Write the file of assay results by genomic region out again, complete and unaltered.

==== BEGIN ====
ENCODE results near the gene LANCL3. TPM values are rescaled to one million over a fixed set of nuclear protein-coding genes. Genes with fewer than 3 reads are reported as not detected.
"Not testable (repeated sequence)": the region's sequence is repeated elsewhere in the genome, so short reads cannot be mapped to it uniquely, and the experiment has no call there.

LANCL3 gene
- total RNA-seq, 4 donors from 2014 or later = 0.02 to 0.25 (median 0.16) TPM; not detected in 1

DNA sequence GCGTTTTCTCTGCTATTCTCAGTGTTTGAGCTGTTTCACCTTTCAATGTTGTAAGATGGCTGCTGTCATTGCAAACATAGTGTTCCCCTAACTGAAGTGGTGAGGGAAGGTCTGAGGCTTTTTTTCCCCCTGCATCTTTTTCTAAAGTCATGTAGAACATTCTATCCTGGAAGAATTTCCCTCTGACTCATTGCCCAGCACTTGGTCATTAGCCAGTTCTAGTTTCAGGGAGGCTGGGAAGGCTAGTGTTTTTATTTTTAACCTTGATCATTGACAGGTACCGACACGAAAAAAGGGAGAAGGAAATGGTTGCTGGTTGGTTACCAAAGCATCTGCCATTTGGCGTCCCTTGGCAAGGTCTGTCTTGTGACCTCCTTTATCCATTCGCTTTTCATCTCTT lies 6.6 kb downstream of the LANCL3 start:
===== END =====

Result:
ENCODE results near the gene LANCL3. TPM values are rescaled to one million over a fixed set of nuclear protein-coding genes. Genes with fewer than 3 reads are reported as not detected.
"Not testable (repeated sequence)": the region's sequence is repeated elsewhere in the genome, so short reads cannot be mapped to it uniquely, and the experiment has no call there.

LANCL3 gene
- total RNA-seq, 4 donors from 2014 or later = 0.02 to 0.25 (median 0.16) TPM; not detected in 1

DNA sequence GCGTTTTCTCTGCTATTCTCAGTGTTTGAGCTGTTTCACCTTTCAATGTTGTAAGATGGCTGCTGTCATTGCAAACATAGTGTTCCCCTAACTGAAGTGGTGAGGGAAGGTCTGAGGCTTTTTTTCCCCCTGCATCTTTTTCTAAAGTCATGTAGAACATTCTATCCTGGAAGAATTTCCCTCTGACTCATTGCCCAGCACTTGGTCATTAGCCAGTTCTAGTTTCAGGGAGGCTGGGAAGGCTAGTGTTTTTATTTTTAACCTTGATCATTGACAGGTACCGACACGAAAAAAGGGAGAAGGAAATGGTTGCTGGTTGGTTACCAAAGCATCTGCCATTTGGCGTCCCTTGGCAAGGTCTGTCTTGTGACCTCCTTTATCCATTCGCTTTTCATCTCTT lies 6.6 kb downstream of the LANCL3 start: